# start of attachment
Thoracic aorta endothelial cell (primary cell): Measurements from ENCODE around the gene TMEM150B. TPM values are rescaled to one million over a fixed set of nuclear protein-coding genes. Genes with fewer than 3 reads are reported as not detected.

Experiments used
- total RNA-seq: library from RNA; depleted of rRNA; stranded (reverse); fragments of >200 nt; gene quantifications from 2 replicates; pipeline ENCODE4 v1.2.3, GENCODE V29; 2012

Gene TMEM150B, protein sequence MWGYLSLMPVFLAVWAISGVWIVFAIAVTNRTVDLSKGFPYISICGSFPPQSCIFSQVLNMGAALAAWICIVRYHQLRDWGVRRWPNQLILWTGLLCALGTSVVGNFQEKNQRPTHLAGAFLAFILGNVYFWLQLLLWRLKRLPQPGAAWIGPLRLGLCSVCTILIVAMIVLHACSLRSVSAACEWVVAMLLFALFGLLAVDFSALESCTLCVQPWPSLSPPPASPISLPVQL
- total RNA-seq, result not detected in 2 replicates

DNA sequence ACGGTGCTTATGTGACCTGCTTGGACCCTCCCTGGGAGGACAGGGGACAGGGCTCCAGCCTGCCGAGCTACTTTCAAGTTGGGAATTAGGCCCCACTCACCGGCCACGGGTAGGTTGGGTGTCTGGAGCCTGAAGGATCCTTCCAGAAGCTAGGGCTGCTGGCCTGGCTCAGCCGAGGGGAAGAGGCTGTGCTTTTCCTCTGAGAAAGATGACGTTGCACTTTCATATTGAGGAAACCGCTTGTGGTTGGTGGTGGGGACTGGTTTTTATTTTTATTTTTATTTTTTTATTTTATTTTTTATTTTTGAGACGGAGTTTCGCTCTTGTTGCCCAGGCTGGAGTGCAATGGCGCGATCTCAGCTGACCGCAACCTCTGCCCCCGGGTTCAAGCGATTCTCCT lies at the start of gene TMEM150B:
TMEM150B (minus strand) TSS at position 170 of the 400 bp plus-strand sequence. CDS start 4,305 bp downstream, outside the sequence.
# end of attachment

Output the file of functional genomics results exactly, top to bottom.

Thoracic aorta endothelial cell (primary cell): Measurements from ENCODE around the gene TMEM150B. TPM values are rescaled to one million over a fixed set of nuclear protein-coding genes. Genes with fewer than 3 reads are reported as not detected.

Experiments used
- total RNA-seq: library from RNA; depleted of rRNA; stranded (reverse); fragments of >200 nt; gene quantifications from 2 replicates; pipeline ENCODE4 v1.2.3, GENCODE V29; 2012

Gene TMEM150B, protein sequence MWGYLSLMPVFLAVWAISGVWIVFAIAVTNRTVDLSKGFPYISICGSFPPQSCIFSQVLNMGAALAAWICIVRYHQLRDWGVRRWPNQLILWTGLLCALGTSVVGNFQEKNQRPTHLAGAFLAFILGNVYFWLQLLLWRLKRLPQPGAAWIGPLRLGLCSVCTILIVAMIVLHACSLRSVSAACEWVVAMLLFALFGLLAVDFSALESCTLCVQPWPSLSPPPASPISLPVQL
- total RNA-seq, result not detected in 2 replicates

DNA sequence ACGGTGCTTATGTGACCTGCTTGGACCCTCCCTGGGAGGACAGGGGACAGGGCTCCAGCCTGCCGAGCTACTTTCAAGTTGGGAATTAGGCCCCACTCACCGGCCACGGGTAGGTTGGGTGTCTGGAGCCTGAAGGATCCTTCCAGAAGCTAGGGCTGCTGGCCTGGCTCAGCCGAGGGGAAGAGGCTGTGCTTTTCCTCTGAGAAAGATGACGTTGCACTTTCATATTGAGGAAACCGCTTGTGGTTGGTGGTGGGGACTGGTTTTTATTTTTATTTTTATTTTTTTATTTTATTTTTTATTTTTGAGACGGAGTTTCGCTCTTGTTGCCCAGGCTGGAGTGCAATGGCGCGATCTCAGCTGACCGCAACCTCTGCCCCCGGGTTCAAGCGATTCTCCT lies at the start of gene TMEM150B:
TMEM150B (minus strand) TSS at position 170 of the 400 bp plus-strand sequence. CDS start 4,305 bp downstream, outside the sequence.